Saeima permits catering with outdoor seating; government disagrees

Take note – story published 3 years and 1 month ago

On April 29 the Saeima supported amendments to the Covid-19 infection spread management law, which provides for the resumption of public catering on outdoor terraces from next week, despite the government deciding against lifting any such restrictions.

On Thursday, the Saeima Economic, Agricultural, Environmental and Regional Policy Committee supported proposals prepared by the Ministry of Economy (EM) and backed by the catering industry, which provides for the resumption of outdoor catering.

It was suggested that four persons from two households could be present at an outdoor table, two meters between the tables would be provided, and more extensive disinfection of surfaces and tableware would also be ensured.

The amendments to the Law provide that from May 7,  public catering services will be allowed outdoors while observing the epidemiological safety requirements specified by the Cabinet for public catering services. However, the Cabinet (MK), which decided on Tuesday not to lift any restrictions yet, can decide to suspend these services for a specified period.

90 deputies voted for the proposal to resume catering in outdoor terraces, and one voted against.

Prime Minister Krišjānis Kariņš said that “the Saeima is starting to go its own individual path”, which could have unexpected consequences. He said he would find out what the legal consequences were.

Kariņš said that these Saeima decisions had not been agreed with by the government. According to Kariņš, this action "puts us in unknown waters". He also said that the Saeima "lives in its own information space" so they decide on lifting restrictions, in contrary to the government agreeing on Tuesday that easing restrictions is not possible at the moment, as the incidence of Covid-19 is increasing again.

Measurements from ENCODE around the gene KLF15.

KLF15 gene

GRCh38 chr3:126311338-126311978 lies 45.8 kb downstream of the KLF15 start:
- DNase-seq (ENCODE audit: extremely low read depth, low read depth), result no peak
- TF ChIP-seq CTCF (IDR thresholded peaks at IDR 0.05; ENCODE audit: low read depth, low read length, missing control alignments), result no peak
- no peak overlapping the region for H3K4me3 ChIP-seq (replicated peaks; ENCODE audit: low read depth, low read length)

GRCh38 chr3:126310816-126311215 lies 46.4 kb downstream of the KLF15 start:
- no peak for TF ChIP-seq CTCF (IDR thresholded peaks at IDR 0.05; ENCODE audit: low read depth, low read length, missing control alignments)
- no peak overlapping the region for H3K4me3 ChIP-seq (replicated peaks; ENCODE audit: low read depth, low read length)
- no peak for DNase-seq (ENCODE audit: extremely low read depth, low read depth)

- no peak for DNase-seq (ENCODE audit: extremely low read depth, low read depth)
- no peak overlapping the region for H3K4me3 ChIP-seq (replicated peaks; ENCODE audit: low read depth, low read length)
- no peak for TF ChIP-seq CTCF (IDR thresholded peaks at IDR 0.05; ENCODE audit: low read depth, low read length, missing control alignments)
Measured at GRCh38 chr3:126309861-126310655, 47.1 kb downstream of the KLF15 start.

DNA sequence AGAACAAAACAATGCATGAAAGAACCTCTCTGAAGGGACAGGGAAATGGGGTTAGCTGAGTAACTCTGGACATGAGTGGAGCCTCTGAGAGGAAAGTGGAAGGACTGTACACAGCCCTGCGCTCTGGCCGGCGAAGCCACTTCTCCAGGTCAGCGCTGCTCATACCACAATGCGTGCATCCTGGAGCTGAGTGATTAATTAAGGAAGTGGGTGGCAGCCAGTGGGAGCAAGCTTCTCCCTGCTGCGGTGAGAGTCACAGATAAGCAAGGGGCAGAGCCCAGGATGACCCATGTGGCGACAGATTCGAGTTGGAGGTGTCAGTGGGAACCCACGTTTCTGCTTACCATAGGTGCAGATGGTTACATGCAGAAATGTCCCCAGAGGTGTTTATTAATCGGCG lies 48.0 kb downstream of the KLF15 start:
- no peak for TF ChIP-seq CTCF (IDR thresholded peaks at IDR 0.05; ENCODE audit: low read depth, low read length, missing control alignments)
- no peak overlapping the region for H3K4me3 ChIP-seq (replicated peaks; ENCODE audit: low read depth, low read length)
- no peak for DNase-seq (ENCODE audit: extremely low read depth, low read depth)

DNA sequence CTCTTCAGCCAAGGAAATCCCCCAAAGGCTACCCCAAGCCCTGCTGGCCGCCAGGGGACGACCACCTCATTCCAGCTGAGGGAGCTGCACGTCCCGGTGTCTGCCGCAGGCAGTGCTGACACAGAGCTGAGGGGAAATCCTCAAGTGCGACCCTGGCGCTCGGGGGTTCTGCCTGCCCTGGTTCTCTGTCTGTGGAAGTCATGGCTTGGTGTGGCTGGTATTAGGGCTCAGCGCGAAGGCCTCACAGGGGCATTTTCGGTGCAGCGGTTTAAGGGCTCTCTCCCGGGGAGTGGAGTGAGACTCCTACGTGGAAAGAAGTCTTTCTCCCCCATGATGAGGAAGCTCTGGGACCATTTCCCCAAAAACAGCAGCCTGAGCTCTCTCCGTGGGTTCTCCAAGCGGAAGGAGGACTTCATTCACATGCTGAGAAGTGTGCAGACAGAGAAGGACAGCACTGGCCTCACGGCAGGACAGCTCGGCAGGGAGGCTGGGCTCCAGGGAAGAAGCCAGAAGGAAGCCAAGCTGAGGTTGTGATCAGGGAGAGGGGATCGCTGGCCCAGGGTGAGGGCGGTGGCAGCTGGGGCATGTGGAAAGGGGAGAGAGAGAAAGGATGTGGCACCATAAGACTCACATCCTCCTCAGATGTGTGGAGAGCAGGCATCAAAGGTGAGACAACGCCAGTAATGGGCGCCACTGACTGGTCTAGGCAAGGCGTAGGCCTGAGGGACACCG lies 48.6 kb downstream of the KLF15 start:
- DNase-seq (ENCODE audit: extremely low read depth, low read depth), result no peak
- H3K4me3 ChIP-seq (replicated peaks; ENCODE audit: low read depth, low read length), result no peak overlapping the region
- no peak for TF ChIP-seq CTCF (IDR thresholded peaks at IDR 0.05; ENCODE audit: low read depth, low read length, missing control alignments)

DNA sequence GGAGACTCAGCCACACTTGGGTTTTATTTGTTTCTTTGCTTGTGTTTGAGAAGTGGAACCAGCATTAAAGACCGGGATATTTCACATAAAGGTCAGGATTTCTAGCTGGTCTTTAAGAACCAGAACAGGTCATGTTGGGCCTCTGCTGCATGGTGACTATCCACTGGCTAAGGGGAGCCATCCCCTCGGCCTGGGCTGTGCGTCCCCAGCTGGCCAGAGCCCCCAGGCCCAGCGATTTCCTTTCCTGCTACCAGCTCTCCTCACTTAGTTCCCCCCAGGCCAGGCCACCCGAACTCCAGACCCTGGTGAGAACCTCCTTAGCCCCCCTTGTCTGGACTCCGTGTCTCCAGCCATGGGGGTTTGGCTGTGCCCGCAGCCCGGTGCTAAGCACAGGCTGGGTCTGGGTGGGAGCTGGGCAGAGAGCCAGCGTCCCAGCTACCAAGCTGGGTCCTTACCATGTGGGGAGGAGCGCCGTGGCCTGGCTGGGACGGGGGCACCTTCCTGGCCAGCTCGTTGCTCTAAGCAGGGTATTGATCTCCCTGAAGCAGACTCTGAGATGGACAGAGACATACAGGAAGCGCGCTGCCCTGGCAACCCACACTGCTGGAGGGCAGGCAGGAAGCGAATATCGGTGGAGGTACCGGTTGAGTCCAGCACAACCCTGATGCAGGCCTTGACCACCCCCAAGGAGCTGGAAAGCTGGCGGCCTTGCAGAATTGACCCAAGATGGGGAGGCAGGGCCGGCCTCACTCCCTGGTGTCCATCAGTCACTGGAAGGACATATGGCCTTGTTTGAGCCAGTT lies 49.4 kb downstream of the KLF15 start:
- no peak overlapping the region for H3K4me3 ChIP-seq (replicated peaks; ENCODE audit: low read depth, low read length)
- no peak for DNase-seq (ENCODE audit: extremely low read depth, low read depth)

Ilmars Dūrītis, parliamentary secretary of the Ministry of Health, is in two minds about this decision. Although gathering in fresh air is not the greatest risk for spreading the disease, decisions on relaxing or strengthening restrictions should be taken by a government which sees the situation more closely and 'operationally' than the Saeima, Dūrītis said.

“There was a reasoning that people meet outside and order food in the restaurant as if to take away, but then go in the open and enjoy food or drink without observing anything. (..) To some extent, it will be more controlled on the terraces and more transparent and visible. This argument can be accepted, but in general, regarding the reduction of restrictions or any changes to restrictions, I think it is the primary task of the government and politically the Saeima should probably not intervene much,” said Dūrītis.

The chair of the Latvian Restaurant Association, Jānis Jenzis, was satisfied with the Saeima's decision and said that in the near future, caterers will agree on a memorandum to ensure that restaurants are very responsible when serving customers on the terraces.


Seen a mistake?

Select text and press Ctrl+Enter to send a suggested correction to the editor

Select text and press Report a mistake to send a suggested correction to the editor

Related articles


Most important